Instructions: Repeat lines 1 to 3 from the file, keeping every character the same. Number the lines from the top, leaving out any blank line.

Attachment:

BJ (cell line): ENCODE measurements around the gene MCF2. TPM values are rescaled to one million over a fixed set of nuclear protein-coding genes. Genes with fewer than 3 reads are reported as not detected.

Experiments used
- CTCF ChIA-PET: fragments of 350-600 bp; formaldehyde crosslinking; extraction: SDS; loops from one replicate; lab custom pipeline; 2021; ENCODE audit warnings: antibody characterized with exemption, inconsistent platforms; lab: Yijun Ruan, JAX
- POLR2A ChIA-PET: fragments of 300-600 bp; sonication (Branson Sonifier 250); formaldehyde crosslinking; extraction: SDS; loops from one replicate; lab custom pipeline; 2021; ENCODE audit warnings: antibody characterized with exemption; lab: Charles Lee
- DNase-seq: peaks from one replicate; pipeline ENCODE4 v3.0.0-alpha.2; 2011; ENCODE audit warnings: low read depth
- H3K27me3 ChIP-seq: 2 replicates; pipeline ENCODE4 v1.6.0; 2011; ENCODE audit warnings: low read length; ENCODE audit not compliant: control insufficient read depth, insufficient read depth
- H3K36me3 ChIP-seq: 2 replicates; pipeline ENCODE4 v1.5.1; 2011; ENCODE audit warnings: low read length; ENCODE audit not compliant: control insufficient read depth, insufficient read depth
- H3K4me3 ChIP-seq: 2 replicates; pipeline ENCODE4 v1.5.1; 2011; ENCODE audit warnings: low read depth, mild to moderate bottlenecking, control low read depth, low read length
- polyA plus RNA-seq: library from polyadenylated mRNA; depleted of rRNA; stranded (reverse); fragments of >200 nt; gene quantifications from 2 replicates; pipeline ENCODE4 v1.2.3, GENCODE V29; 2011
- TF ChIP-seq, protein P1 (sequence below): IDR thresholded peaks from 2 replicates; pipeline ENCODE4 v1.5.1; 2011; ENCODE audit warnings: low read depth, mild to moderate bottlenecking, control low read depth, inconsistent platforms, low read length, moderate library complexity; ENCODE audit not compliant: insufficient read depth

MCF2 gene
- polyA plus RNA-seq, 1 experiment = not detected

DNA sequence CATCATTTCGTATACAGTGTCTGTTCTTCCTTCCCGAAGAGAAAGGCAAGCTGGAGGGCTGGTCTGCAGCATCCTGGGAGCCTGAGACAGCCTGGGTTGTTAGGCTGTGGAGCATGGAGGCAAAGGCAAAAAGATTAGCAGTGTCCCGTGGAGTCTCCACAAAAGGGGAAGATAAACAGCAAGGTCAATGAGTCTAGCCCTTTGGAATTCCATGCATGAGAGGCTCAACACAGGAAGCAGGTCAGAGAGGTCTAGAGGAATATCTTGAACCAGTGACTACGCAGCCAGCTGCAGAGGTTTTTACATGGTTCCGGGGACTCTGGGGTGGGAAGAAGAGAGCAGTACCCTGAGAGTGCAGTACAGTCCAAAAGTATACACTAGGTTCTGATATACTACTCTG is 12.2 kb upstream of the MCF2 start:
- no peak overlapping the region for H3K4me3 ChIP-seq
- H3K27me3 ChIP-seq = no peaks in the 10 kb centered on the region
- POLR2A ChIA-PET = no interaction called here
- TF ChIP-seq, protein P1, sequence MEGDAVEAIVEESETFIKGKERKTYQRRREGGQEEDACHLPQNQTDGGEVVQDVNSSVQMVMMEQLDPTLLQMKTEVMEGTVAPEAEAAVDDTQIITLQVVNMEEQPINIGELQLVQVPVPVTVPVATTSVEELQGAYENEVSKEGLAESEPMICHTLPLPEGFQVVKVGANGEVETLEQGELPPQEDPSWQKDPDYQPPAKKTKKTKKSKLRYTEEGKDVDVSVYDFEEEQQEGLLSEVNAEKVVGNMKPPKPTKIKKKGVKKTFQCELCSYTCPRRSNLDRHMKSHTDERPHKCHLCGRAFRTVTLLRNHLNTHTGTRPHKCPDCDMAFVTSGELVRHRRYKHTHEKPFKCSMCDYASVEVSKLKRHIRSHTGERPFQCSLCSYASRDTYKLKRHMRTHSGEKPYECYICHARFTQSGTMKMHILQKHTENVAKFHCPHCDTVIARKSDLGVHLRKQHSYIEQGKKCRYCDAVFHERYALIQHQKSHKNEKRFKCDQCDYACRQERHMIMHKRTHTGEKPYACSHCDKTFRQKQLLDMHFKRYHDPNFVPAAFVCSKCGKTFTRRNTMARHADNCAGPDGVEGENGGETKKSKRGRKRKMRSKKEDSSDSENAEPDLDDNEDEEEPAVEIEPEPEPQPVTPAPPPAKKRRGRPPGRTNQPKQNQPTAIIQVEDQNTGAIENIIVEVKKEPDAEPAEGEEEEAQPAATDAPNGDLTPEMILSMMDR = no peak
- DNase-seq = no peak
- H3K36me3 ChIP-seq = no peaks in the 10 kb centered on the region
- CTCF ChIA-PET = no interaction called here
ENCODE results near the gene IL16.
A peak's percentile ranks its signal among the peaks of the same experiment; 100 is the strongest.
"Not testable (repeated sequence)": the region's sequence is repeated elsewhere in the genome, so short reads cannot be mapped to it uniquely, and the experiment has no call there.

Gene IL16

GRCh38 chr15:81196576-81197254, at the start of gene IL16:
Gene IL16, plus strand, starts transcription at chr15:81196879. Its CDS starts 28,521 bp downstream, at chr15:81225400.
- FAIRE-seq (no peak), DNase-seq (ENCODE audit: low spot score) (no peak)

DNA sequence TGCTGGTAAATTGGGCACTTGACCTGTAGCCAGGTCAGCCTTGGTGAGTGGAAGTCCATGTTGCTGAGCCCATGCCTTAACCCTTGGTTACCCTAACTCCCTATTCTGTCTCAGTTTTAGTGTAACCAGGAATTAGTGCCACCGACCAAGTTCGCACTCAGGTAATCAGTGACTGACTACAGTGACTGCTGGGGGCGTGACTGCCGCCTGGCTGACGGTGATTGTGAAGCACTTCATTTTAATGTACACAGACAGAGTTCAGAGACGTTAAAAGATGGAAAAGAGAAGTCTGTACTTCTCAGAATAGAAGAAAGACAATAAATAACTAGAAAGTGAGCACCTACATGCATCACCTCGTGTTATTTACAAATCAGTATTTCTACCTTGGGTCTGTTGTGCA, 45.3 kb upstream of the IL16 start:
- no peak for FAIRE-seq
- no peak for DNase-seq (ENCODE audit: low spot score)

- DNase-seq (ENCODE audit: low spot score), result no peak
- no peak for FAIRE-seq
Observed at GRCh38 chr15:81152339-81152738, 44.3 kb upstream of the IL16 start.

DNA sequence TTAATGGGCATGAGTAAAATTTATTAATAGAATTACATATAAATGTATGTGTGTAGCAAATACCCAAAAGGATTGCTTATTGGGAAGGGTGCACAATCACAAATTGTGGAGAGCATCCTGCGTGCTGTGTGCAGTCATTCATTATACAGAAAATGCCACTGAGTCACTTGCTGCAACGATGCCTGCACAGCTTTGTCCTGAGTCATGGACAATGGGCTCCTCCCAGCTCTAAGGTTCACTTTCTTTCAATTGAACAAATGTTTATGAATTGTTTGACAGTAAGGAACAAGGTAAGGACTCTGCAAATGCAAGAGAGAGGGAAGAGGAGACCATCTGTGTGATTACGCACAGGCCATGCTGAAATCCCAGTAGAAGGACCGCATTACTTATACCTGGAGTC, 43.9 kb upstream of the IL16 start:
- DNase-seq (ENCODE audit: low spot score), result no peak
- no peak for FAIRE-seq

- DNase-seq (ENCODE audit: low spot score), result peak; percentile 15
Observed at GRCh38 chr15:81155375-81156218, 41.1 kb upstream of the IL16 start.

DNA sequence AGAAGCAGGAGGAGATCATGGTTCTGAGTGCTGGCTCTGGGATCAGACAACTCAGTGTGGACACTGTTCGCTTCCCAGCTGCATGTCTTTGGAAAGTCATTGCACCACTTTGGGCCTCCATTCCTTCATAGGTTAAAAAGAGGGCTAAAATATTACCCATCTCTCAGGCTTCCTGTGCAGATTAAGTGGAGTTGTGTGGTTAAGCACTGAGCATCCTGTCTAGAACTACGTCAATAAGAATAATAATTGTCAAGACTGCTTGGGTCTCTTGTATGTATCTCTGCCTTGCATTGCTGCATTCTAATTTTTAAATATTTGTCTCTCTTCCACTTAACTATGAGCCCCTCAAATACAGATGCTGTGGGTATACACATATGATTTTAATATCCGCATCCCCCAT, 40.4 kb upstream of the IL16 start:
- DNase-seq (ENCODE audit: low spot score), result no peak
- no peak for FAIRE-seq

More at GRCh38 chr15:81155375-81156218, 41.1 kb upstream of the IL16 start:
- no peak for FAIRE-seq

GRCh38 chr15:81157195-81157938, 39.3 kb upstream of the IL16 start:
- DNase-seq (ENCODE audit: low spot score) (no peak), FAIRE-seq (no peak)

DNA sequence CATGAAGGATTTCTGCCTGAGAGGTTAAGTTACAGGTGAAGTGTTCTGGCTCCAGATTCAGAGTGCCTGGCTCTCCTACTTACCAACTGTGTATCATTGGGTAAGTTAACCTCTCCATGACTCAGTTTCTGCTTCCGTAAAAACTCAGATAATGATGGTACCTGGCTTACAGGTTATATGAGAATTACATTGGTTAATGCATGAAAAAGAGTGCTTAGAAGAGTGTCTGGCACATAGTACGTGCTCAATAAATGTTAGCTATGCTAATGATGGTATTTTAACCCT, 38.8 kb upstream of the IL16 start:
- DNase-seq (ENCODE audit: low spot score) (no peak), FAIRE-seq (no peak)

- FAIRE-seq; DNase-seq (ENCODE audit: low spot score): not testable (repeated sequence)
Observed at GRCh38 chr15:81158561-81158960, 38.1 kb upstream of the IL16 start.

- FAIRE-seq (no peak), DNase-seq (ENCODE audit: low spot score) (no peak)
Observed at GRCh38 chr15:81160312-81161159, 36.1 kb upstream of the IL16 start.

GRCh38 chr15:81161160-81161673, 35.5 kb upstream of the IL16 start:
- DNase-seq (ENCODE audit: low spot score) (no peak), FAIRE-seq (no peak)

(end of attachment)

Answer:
BJ (cell line): ENCODE measurements around the gene MCF2. TPM values are rescaled to one million over a fixed set of nuclear protein-coding genes. Genes with fewer than 3 reads are reported as not detected.

Experiments used
- CTCF ChIA-PET: fragments of 350-600 bp; formaldehyde crosslinking; extraction: SDS; loops from one replicate; lab custom pipeline; 2021; ENCODE audit warnings: antibody characterized with exemption, inconsistent platforms; lab: Yijun Ruan, JAX